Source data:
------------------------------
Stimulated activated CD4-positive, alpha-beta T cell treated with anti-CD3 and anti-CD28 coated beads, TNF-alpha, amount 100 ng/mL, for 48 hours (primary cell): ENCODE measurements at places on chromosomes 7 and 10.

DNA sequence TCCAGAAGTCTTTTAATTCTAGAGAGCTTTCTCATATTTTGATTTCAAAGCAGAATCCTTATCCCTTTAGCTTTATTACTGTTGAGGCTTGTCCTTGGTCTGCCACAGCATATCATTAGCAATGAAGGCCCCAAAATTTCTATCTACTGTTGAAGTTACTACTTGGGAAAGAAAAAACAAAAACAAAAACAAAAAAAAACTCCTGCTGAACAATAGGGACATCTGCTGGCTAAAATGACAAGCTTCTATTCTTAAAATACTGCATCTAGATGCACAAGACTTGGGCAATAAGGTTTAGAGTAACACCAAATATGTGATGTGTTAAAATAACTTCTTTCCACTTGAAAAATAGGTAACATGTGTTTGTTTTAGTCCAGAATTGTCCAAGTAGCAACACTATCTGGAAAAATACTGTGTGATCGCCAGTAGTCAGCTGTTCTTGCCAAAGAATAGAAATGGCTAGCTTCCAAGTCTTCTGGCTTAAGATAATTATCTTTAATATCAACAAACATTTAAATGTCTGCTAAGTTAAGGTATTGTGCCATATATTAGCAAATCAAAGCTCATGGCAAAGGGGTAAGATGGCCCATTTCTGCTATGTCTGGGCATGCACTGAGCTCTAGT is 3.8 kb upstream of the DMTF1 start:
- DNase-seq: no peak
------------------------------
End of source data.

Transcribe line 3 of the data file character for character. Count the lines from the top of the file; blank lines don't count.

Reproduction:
- DNase-seq: no peak